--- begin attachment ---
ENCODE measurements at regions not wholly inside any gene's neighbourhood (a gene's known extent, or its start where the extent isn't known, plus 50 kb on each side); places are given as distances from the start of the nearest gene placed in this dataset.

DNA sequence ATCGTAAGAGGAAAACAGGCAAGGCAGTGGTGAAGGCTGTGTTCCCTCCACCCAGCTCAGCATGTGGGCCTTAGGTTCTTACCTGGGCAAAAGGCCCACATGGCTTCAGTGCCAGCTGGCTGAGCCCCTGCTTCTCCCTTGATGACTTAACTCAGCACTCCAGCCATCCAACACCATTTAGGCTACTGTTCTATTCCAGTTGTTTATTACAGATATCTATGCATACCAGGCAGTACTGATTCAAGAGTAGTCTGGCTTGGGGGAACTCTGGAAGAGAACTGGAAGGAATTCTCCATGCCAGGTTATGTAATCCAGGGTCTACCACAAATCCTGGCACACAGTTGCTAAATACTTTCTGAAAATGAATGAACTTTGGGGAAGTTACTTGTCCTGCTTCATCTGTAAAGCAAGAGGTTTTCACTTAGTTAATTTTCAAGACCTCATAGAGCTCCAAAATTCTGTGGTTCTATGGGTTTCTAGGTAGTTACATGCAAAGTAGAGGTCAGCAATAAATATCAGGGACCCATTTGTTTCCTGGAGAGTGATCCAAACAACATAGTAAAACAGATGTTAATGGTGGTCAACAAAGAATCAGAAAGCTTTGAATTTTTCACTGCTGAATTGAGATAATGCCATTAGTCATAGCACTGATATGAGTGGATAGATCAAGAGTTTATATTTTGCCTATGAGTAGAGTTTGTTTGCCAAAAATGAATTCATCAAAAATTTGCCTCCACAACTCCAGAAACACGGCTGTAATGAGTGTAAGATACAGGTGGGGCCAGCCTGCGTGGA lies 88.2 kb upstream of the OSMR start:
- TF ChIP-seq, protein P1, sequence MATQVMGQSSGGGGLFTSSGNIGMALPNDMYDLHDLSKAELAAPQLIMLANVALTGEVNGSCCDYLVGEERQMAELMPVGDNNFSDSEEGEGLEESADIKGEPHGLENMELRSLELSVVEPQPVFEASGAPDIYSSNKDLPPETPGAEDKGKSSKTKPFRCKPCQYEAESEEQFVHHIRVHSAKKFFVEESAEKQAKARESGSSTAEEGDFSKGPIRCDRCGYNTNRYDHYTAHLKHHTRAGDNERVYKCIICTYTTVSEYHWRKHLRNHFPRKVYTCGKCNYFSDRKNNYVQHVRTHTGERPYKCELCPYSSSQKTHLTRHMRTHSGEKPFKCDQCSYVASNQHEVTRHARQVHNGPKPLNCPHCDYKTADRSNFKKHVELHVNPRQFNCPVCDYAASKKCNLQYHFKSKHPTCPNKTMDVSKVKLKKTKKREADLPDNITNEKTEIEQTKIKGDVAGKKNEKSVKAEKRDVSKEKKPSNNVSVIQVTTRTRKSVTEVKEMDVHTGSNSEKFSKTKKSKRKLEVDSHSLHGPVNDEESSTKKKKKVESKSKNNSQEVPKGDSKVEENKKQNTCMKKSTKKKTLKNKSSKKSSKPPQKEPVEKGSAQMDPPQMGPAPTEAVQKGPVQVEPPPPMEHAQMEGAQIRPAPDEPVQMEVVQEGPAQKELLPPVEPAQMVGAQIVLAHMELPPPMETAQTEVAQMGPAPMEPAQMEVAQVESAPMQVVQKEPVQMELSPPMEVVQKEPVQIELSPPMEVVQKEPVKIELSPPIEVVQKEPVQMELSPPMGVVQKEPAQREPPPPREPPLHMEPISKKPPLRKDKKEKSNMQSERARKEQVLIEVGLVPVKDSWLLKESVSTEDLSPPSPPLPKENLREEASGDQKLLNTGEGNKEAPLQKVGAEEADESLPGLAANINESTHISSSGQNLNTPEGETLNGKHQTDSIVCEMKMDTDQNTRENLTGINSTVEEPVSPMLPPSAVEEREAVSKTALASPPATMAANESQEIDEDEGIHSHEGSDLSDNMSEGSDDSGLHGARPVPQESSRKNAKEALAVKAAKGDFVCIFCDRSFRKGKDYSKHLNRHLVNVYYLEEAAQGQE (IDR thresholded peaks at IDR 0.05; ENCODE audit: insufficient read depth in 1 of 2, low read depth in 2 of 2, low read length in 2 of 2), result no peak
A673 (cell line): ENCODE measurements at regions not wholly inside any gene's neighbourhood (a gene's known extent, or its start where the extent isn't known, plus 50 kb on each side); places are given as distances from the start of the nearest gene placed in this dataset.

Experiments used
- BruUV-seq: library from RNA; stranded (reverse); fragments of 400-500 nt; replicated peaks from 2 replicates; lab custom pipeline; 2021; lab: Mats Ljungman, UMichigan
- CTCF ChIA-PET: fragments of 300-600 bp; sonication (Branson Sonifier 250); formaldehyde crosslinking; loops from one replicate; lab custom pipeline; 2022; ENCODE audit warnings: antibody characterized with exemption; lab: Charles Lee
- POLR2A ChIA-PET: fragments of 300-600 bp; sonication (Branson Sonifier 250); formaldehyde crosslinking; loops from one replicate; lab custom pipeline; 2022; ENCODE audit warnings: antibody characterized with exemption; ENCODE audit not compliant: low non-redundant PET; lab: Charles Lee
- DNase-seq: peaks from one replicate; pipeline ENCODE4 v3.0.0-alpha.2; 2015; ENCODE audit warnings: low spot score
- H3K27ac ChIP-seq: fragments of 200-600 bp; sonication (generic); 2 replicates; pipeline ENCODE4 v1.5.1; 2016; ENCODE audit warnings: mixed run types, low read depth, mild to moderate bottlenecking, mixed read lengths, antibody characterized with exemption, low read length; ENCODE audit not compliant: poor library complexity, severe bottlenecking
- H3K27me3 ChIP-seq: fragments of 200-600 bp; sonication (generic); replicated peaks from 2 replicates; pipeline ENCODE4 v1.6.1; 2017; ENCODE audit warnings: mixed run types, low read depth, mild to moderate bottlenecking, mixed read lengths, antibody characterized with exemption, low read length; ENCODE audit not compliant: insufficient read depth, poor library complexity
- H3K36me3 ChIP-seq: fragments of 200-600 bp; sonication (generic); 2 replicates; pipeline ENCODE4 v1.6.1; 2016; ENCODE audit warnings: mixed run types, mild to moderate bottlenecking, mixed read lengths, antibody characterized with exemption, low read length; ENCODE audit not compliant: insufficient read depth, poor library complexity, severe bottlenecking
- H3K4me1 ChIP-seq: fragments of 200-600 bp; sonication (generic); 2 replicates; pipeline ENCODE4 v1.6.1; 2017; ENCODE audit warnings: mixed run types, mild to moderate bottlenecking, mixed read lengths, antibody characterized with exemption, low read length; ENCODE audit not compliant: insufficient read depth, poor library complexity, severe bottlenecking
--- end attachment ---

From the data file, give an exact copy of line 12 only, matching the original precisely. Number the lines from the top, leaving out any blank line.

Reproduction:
- H3K36me3 ChIP-seq: fragments of 200-600 bp; sonication (generic); 2 replicates; pipeline ENCODE4 v1.6.1; 2016; ENCODE audit warnings: mixed run types, mild to moderate bottlenecking, mixed read lengths, antibody characterized with exemption, low read length; ENCODE audit not compliant: insufficient read depth, poor library complexity, severe bottlenecking